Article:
You have several shortcomings straight away.
Audacity is not commercial software and has a few oddities. So it's good to get your hands dirty straight recording before you jump into anything complex. Making a straight, uncomplicated voice recording is one of the first steps in the Overdubbing/Sound-On-Sound tutorial. Before you get into technology up beyond your eyebrows, let's see if you can record your voice—full stop.
You created an Audacity Project. A Project is a _DATA folder containing the sound in snippets and an AUP file to keep track of it all.
So if you have the _DATA folder, you have the show in perfect, uncompressed format and it would be a snap to create a WAV file from that.http://manual.audacityteam.org/man/auda ... jects.html
I see you went straight to MP3 for sound files. MP3 is good for end-product posting, ACX AudioBooks and listening on your Personal Music Device, it doesn't work so well for theatrical voice production. MP3 is a compressed sound format and contains, however well disguised, sound damage. That would only be bad, but it gets worse the more copies you make and production/editing you do. Archive work should be File > Export: WAV (Microsoft) 16-bit. That's an uncompressed, perfect sound format and it matches the high quality sound format on an Audio CD.
It is big, so it's going to take up more drive space and that can be a shock. MP3 is very efficient and that's it's siren call.
It's not obvious until you get this far in the production, but it's insanely handy to have your voice on one track and the guest on the other. You can create a mixed show later. We can't split up a mixed show into individual voices (or instruments or sounds) for editing. So even if there was a good way to fix the guest voice (there isn't), we wouldn't be able to apply it to his voice only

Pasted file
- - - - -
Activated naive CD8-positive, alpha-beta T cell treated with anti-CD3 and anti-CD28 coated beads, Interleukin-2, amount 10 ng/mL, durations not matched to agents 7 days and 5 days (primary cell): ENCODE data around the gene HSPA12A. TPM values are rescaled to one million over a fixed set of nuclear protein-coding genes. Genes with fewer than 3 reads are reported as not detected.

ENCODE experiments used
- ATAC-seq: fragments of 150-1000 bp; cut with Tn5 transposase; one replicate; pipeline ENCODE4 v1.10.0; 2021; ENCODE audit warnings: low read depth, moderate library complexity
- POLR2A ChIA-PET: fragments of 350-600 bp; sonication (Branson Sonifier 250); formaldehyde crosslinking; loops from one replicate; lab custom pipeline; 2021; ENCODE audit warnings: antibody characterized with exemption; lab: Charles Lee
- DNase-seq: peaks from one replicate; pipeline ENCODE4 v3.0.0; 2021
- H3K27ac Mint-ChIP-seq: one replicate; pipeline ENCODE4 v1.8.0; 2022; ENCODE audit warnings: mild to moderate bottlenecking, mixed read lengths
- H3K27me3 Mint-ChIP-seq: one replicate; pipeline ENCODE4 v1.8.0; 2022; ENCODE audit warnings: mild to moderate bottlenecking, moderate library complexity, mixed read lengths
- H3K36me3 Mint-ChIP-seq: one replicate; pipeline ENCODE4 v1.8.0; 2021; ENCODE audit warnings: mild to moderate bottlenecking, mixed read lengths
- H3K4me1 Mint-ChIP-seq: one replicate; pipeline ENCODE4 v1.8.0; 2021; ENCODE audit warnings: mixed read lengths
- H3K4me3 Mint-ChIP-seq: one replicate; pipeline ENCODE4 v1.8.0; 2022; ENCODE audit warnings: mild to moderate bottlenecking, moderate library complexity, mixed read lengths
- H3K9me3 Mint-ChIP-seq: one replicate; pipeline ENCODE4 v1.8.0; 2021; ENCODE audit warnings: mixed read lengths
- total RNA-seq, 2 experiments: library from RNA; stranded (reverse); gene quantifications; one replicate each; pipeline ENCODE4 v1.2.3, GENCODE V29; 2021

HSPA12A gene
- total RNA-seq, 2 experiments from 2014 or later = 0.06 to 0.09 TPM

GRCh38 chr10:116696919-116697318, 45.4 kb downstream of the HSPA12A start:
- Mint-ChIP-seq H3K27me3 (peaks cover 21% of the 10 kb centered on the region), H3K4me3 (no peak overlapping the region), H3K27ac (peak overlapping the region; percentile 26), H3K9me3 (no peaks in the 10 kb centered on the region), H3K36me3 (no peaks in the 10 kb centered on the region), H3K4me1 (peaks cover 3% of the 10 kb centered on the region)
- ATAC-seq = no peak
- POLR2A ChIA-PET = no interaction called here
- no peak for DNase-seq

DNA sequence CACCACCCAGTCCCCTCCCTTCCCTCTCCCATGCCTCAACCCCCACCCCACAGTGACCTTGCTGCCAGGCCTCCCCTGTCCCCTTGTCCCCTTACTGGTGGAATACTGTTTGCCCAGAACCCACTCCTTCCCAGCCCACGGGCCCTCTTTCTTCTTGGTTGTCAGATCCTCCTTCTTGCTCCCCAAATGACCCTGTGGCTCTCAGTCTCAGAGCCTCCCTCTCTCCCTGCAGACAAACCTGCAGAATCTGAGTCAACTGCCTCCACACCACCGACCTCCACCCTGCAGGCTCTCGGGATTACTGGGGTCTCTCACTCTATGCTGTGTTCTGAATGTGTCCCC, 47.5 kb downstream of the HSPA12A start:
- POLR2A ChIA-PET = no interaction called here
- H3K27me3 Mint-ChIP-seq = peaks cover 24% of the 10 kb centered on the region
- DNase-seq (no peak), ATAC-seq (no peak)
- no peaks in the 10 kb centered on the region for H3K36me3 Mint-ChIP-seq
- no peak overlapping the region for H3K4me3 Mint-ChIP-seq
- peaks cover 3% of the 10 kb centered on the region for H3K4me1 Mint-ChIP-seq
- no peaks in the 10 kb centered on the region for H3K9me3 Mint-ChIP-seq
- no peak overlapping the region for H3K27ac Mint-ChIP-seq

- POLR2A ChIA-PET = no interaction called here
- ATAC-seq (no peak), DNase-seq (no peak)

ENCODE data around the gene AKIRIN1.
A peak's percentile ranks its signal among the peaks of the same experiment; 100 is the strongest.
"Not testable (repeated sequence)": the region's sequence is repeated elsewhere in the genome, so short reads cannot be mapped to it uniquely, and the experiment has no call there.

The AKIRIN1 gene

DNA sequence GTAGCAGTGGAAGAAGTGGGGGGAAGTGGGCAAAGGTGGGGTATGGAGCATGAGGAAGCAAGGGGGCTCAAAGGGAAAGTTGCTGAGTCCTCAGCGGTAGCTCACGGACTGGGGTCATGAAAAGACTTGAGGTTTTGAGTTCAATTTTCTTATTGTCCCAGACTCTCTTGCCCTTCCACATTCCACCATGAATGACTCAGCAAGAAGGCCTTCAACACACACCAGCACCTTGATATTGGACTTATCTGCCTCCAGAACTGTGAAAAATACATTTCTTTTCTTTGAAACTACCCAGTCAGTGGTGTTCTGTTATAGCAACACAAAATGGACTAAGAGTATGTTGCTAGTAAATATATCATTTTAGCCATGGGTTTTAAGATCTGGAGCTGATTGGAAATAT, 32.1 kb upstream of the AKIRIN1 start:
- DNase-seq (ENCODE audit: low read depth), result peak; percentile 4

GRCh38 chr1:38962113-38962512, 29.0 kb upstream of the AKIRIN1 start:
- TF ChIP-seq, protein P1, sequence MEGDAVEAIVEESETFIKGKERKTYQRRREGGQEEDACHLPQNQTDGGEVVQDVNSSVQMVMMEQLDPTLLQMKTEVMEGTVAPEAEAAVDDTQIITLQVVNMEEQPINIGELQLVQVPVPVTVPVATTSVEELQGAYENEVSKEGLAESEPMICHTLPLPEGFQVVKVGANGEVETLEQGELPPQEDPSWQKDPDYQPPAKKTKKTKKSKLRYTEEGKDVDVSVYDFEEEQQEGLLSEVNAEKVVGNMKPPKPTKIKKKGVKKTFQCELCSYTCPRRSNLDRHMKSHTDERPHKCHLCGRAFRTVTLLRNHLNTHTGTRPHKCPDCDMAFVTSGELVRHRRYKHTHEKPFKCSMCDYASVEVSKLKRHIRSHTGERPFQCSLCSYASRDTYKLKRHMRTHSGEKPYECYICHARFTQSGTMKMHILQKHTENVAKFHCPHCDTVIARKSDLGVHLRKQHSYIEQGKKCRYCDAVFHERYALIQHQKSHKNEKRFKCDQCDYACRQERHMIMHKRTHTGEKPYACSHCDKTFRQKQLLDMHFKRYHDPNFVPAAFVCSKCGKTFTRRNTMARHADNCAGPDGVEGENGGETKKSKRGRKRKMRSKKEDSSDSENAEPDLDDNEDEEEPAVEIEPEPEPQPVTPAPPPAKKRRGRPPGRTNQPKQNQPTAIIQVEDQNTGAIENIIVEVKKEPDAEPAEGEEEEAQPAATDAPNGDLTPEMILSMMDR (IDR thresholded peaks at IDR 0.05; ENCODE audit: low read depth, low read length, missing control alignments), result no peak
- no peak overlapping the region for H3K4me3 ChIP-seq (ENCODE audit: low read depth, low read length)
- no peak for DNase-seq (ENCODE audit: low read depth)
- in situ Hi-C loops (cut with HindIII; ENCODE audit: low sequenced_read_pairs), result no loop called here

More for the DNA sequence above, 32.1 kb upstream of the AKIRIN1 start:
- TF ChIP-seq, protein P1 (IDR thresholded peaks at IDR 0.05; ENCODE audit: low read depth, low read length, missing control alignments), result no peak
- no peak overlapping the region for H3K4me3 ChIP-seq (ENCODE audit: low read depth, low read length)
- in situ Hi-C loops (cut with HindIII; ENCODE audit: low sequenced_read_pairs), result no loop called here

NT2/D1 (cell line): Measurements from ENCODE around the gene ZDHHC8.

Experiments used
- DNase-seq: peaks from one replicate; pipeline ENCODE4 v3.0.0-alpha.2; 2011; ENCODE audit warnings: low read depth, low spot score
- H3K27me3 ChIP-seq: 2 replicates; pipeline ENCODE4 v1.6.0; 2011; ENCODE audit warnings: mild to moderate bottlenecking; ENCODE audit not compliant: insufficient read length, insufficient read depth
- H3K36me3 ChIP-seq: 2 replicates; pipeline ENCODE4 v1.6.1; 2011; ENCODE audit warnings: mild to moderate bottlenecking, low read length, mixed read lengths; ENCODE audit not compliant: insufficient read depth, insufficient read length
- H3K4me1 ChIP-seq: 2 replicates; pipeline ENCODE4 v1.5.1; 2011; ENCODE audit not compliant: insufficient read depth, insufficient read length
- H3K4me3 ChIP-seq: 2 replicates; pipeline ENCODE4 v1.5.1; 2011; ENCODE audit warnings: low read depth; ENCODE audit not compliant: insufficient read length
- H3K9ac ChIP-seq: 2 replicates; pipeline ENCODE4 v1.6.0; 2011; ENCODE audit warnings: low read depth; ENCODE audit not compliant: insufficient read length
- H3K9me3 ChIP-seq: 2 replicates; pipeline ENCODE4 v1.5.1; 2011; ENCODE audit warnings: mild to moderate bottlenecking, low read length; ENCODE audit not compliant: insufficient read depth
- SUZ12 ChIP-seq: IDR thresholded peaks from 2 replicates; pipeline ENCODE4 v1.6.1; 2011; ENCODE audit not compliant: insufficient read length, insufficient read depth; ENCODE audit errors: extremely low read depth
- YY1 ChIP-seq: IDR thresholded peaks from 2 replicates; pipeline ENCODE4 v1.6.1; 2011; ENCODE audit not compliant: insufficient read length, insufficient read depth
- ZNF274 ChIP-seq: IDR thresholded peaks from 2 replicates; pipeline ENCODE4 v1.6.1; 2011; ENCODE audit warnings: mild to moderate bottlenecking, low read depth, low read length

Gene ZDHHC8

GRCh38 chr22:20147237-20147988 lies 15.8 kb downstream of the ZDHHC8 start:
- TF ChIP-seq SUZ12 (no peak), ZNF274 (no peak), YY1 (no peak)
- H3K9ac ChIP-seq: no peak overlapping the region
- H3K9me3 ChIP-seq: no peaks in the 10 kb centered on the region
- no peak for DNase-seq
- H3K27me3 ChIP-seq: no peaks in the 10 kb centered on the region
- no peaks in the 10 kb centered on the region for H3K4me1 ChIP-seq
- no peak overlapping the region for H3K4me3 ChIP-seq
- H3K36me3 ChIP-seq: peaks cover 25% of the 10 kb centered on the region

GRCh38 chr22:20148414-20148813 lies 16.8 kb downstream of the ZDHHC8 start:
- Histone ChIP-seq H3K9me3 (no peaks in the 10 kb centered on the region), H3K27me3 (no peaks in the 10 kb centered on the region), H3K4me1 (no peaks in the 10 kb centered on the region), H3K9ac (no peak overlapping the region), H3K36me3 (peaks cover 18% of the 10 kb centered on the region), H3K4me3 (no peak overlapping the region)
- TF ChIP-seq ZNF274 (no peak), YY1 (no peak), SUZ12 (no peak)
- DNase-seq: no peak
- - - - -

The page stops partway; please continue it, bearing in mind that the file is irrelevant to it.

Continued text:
. If he were on the left (for example), it's a simple matter to apply different filters, effects and corrections to just his voice through Audacity splitting left and right to their own tracks.
See where your voice is slightly lower than his? That a trivial correction if your voice was by itself.
As a guess, I'd say the recording software was recording your voice (even Audacity can do that), but recording the guest error correction, noise suppression and echo cancellation instead of the actual incoming voice. That seems to be a fairly common complaint.
Our go-to Skype capture software package for Windows used to be Pamela paid software, but we have postings where even they threw into the towel recently for not being able to keep up with what Skype was doing.
This is where I tell you how to fix the capture process.
I got it to work with two computers. This is an engineering test. It's totally not a finished podcast. Denise and I are on opposite US coasts. The left-hand computer is recording the podcast in Audacity and playing the music into the mixer from iTunes.http://kozco.com/tech/audacity/clips/De ... ilyCut.mp3
There are at least two other podcasts doing it that way.http://kozco.com/tech/audacity/pix/PandoPodcast.png
I wish I could push a button and Everything Would Be OK. It's actually getting worse as some of the older reliable software packages stopped working. If you know someone who got it to work, post back. Be warned that there are Celebrity Unicorns. Chase fired up Audacity and Skype and is (or was) turning out show after show with no problems at all. He's looking at the rest of us like we're nuts. No, we're normal.http://reellife.podomatic.com/http://www.pamela.biz/en/products/viewtopic.php?p=251167&sid=dcbda04d2a287684a818466726af5091#p251167